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March 10 show - web-only encore presentation
James Alexander Thom and Dark Rain on historical fiction
Note: The Hoosier History Live! broadcast for March 10 has been pre-empted by WICR for UIndy basketball NCAA tournament coverage, so we are offering the program in its entirety as a podcast on the Hoosier History Live! website and enewsletter. Thanks to Jed Duvall and Richard Sullivan for quick work in making this podcast possible.
Acclaimed far and wide for the depth of his historic research - his novels have sold more than 2 million copies around the world - James Alexander Thom is the best-known author currently living on Indiana soil.
This legendary Hoosier, a nature lover who lives in a 19th-century log cabin that he moved and reconstructed himself on a ridge near a forest in Owen County, prefers to be called "Jim." He joins Nelson in studio. So does Jim's wife, Dark Rain Thom, a Shawnee elder, tribal historian and fellow author.
This will be an encore broadcast of their visit, which is one of the most popular shows in our Hoosier History Live! archives. Its original air date was April 2, 2011.
James Alexander Thom's novels have included Follow the River, which hit the New York Times bestseller list in 1981, and Panther in the Sky (1989), which focuses on the great Shawnee leader Tecumseh.
During our show, he shares insights and challenges about writing historical fiction. The Indiana Magazine of History calls him a "master of the form" in a review of Jim's newest book, The Art and Craft of Writing Historical Fiction (Writer's Digest Books).
Dark Rain, who served on the Lewis and Clark Bicentennial Planning Council, and Jim also are the co-authors of Warrior Woman (2004), a novelistic portrait of a real-life, female Shawnee leader of the 1770s. Drawing on their historical research, the Thoms describe the Shawnee "warrior woman," whose name was Nonhelema, as articulate, "imposing at more than six feet tall" and desirous of peace.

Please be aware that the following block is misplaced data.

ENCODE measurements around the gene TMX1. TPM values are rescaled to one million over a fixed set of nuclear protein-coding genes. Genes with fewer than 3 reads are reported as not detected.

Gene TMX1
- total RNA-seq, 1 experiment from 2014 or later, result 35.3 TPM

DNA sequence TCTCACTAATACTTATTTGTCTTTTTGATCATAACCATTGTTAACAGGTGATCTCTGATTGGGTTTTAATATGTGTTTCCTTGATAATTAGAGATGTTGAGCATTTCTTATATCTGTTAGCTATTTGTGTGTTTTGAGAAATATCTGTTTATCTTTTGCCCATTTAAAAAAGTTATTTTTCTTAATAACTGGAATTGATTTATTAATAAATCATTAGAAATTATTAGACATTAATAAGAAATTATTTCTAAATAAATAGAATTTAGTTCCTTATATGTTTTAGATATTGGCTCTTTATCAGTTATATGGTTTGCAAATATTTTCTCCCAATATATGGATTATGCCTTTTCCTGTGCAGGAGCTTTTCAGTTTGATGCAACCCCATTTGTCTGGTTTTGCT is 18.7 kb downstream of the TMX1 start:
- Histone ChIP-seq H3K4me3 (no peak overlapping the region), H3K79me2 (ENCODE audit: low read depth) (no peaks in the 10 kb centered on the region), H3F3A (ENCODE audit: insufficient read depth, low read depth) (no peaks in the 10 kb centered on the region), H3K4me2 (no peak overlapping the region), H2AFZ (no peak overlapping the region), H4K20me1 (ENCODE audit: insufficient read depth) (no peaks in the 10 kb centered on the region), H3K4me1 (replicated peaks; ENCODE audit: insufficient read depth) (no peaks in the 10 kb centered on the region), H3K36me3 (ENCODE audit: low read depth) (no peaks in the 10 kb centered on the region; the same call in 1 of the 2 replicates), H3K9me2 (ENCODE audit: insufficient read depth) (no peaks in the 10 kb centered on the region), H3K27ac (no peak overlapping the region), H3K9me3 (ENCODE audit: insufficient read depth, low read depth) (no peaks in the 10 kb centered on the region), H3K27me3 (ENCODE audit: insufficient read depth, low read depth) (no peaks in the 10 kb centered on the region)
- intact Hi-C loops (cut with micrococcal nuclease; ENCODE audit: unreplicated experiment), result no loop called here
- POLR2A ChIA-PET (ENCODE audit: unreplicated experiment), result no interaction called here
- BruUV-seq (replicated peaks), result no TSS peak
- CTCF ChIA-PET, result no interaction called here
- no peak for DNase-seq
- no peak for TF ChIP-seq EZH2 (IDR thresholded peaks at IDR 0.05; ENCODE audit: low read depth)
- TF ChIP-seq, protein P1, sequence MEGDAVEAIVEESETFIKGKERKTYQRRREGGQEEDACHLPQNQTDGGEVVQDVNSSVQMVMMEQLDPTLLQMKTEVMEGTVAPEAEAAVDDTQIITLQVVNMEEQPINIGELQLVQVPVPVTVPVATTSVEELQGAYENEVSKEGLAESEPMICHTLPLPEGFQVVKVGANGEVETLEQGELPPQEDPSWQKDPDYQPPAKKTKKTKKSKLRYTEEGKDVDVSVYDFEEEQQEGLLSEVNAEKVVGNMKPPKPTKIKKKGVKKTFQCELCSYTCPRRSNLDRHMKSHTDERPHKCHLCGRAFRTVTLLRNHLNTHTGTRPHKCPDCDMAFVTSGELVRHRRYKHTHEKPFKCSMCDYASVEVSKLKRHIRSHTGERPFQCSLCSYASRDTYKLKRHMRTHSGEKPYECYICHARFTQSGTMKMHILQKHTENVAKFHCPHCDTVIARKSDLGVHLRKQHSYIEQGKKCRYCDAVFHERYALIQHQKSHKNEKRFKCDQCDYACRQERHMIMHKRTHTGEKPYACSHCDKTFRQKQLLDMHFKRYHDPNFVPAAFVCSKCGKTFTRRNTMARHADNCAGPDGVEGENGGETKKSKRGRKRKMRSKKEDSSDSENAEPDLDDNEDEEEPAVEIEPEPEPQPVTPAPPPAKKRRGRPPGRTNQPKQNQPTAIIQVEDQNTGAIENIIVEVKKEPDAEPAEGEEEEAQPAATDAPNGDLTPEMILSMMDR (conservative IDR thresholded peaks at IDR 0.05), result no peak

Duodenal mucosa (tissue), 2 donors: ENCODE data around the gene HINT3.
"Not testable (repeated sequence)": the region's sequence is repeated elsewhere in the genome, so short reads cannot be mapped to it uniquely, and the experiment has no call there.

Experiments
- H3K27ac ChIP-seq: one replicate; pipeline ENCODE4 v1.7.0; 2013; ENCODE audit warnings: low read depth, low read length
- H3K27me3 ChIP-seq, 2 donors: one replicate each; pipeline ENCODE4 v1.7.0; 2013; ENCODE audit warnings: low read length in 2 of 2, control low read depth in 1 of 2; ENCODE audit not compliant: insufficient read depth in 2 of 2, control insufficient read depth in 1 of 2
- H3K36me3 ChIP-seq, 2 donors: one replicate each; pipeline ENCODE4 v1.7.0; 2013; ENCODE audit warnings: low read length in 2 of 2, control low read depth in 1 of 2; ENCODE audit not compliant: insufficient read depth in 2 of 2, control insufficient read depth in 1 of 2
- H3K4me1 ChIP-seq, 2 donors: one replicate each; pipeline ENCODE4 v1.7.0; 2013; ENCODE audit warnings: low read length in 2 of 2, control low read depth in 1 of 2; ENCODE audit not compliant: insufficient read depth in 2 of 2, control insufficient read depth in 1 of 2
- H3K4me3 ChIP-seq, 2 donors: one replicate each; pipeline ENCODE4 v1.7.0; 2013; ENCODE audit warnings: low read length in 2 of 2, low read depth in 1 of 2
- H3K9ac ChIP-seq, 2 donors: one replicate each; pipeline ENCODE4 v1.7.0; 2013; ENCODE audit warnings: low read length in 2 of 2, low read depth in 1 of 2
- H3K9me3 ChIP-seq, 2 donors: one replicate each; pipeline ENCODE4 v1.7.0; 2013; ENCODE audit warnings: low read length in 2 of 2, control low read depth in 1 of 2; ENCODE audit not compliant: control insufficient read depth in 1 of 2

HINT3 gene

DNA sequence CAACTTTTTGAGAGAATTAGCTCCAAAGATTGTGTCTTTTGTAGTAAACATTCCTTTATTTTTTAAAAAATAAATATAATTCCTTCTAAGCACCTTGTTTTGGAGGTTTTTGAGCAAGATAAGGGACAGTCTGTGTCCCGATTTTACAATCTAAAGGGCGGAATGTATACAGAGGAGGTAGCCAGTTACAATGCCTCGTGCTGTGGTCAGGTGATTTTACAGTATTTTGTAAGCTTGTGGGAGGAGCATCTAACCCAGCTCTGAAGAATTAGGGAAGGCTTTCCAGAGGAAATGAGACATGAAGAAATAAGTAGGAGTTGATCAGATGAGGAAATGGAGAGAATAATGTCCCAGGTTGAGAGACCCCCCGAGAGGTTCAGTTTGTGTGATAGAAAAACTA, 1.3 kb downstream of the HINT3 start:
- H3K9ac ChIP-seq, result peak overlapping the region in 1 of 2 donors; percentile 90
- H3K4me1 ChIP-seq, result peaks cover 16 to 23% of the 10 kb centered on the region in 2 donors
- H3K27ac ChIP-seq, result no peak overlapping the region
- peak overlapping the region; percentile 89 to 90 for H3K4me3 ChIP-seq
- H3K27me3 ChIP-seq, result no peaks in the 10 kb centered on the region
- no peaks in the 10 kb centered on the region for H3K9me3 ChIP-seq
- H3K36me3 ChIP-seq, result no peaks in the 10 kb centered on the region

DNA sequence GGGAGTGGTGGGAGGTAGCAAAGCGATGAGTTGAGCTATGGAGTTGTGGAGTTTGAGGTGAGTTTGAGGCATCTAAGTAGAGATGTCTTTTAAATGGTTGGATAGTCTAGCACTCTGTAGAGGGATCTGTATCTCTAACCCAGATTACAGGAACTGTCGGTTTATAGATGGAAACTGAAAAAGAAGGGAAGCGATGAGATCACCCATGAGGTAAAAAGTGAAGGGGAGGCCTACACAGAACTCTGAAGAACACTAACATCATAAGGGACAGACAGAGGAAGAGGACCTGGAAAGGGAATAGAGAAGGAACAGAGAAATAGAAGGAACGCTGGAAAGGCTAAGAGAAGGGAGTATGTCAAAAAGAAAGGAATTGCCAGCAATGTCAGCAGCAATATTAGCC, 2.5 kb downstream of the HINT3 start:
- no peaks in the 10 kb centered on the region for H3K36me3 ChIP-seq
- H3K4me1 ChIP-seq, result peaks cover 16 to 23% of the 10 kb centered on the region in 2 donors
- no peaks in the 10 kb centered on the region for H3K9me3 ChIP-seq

Compelled to fight when her tribe's homes were threatened by thousands of Virginians, she rode into battle "covered in war paint." She ultimately ended up, as the Thoms put it, "estranged from her own people - and betrayed by her white adversaries."
During this memorable show, Nelson talks to the husband-and-wife team about myths concerning the Shawnee, as well as their historic home.
A native of Owen County, Jim did much of the salvage and reconstruction work himself on the cabin, reassembling it log by log, using material from the 1800s, and sleeping in a tent during the process. (During that stretch, he wrote at night by kerosene light.) The westward view from his secluded cabin - a panorama of a valley - is said to be nearly identical to the view 200 years ago.
His bestseller Follow the River is a fictional account of the true story of a white woman captured by the Shawnee in 1755 and her eventual escape, which took her 1,000 miles.
Jim's other bestsellers have included Long Knife (1979), about the exploits of George Rogers Clark during the Revolutionary War, and Sign-Talker (2000), which focuses on a French-Shawnee scout who provided invaluable assistance to Lewis and Clark.